Huitzilopochtli (blue hummingbird on the left) In Aztec mythology, a war god associated with the sun. Ritual human sacrifices of prisoners were made to him. Huitzilopochtli was the brother of Quetzalcoatl. His mother, Coatlicue, one day picked up a ball of bright feathers on her way to the temple of the sun god. She placed them in her bosom, and as a result she became pregnant.

When her family discovered her pregnancy they wanted to kill her, but Huitzilopochtli was born fully armed and killed them instead. In a variant myth Huitzilopochtli was a man who was the leader of the Aztecs during their wanderings from home. On his death, or when he returned to heaven, his skull became an oracle and told them what to do.

Bernal Díaz del Castillo, in his Verdadera historia de la conquista de la Nueva España, which gives an eyewitness account of the Spanish conquest, describes the shrine of Huitzilopochtli, in which “the walls of the oratory were black and dripping with gouts of blood” and the floor “stank horribly.” D. H. Lawrence, in his novel The Plumed Serpent, which tells of the reintroduction of Aztec gods to modern Mexico to replace Christ, includes a series of poems in honor of Huitzilopochtli.



Encyclopedia of World Mythology and Legend, Third Edition – Written by Anthony S. Mercatante & James R. Dow
Copyright © 2009 by Anthony S. Mercatante

Huitzilopochtli, Lord of War, Spirit of the Sun, and supreme deity of the Aztecs, was the divine child conceived when Coatlique, discovering a beautiful ball of feathers, tucked them into her apron. According to legend, her older children—moon goddess, Coyolxauhqui, and the four hundred Star Brothers (Centzon Huitznahua)—emblematic of an earlier pantheon, plotted to kill their mother and her forthcoming child. That’s the rationale given for why Huitzilopochtli’s very first act at the moment of birth was to decapitate Coyolxauhqui and dismember her.

Huitzilopochtli means “hummingbird from the left,” the direction of the realm of spirits in Aztec cosmology. Hummingbirds, although small, were perceived as fearless messengers, little warrior birds, who traveled between different realms.

When the Aztecs conquered Tenochtitlan, they inherited many deities from their predecessors in the region. Huitzilopochtli, however, was their own special deity. According to legend, back when they were still ragged nomads, the Aztecs rested beneath a large tree. Suddenly the tree cracked open and Huitzilopochtli emerged with directions for the Aztecs to set out on their own. He bestowed the named Mexica on them, derived from Mexi, one of Huitzilopochtli’s secret titles. (Aztec derives from Aztlan, their mysterious point of origin.) It is a pivotal moment of national identity: the emergence of a nation. The other tribes with whom they had shared their migrations were left behind with Huitzilopochtli’s sister, Malinalxochitl.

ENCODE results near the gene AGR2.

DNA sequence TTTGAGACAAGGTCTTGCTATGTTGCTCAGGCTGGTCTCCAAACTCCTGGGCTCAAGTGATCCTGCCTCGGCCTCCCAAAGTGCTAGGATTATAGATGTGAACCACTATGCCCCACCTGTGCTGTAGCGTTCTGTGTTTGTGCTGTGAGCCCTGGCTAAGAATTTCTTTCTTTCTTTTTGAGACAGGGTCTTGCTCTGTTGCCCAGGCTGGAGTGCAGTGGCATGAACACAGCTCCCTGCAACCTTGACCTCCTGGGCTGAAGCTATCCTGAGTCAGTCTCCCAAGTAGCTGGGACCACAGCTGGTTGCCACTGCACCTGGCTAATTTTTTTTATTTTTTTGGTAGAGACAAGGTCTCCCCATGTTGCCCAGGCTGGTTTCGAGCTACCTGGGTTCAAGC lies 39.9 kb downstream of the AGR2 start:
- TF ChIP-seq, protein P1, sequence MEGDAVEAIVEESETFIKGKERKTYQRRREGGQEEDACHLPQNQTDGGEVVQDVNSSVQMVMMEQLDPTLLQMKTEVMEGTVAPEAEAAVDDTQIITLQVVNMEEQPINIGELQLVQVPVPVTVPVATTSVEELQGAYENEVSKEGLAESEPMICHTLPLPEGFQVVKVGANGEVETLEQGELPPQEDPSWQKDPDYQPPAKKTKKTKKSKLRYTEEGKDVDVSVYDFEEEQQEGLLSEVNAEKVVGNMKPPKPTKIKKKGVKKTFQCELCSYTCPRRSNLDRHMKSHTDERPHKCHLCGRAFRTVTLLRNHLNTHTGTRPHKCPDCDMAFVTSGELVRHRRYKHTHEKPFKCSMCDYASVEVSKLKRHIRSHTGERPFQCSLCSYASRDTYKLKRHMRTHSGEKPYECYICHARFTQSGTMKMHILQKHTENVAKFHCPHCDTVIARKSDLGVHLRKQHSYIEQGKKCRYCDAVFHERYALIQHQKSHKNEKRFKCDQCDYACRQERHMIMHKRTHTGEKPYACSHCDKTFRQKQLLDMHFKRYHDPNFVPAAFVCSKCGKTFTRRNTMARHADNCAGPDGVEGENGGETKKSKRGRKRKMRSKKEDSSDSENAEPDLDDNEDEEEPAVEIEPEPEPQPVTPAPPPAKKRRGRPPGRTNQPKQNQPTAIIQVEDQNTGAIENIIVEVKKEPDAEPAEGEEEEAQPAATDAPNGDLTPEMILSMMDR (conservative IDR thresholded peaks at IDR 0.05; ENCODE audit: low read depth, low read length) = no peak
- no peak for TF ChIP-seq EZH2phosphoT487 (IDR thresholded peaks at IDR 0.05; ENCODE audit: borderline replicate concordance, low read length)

Huitzilopochtli vowed to lead the Mexica to a promised land. He led them to Coatepec Mountain near Tula, ancient capital of the Toltecs, where he was miraculously born to Coatlique. The Aztecs celebrated a New Fire Ceremony there in 1163, approximately the time Toltecs mysteriously abandoned the site approximately forty miles northwest of modern Mexico City. Scholars speculate that the presence of the Mexica may have contributed to that abandonment.

Huitzilopochtli is the lord of literal warfare but also metaphork: he is the patron of those who fight personal and emotional battles, too.

The Mexica spent the twelfth and thirteenth centuries wandering until, in 1345, Huitzilopochtli led them to Tenochtitlan, now known as Mexico City. The need to provide Huitzilopochtli with human sacrifices fueled the Aztec propensity for warfare. As many as twenty thousand were sacrificed when the Great Temple of Tenochtitlan was dedicated to Huitzilopochtli. Human sacrifices were flung down the steps of his pyramid-temple, each one replicating the fall of his sister, Coyolxauhqui. (An image of her decapitated, dismembered body lay at the base of the pyramid.)




Huitzilopochtli wears a helmet shaped like a giant blue-green hummingbird. He wears a belt of golden snakes. There is a black mask dotted with stars around his eyes, and blue and yellow stripes painted onto his face. Huitzilopochtli was born with a lame, withered left leg or possibly with the left leg in the form of a serpent. Aztec warriors were trained to advance with the right foot and retreat with the left, and so Huitzilopochtli is incapable of retreat.


Images of Huitzilopochtli were traditionally rendered in wood, not stone. Very few survive. His primary votive image was smuggled out of Tenochtitlan and hidden in 1519 by Montezuma’s son along with images of Quetzalcoatl and Tezcatlipoca.

Devotees consumed images of Huitzilopochtli formed from ground amaranth and honey. The ritual reminded the Spanish of the Christian sacrament, and so cultivation of amaranth, an extremely nutritious grain, was forbidden for centuries.


Dart, shield, fire serpent






Huitzilopochtli presides over Tonatiuhcan, House of the Sun, a realm of light, warmth, and love, home to souls of warriors who died in battle. They accompany the sun across the sky from dawn until noon.

Sacred day:

The Winter Solstice, his birthday


Turquoise blue, black


Hummingbird, quail




Amaranth, nagvioli flowers


Serpent dances were performed for him.


  • Cbantico
  • Coatlique
  • Coyolxauhqui
  • Guadalupe
  • Malinalxochitl
  • Quetzalcoatl
  • Tezcatlipoca


Encyclopedia of Spirits: The Ultimate Guide to the Magic of Fairies, Genies, Demons, Ghosts, Gods & Goddesses – Written by : Judika Illes Copyright © 2009 by Judika Illes.

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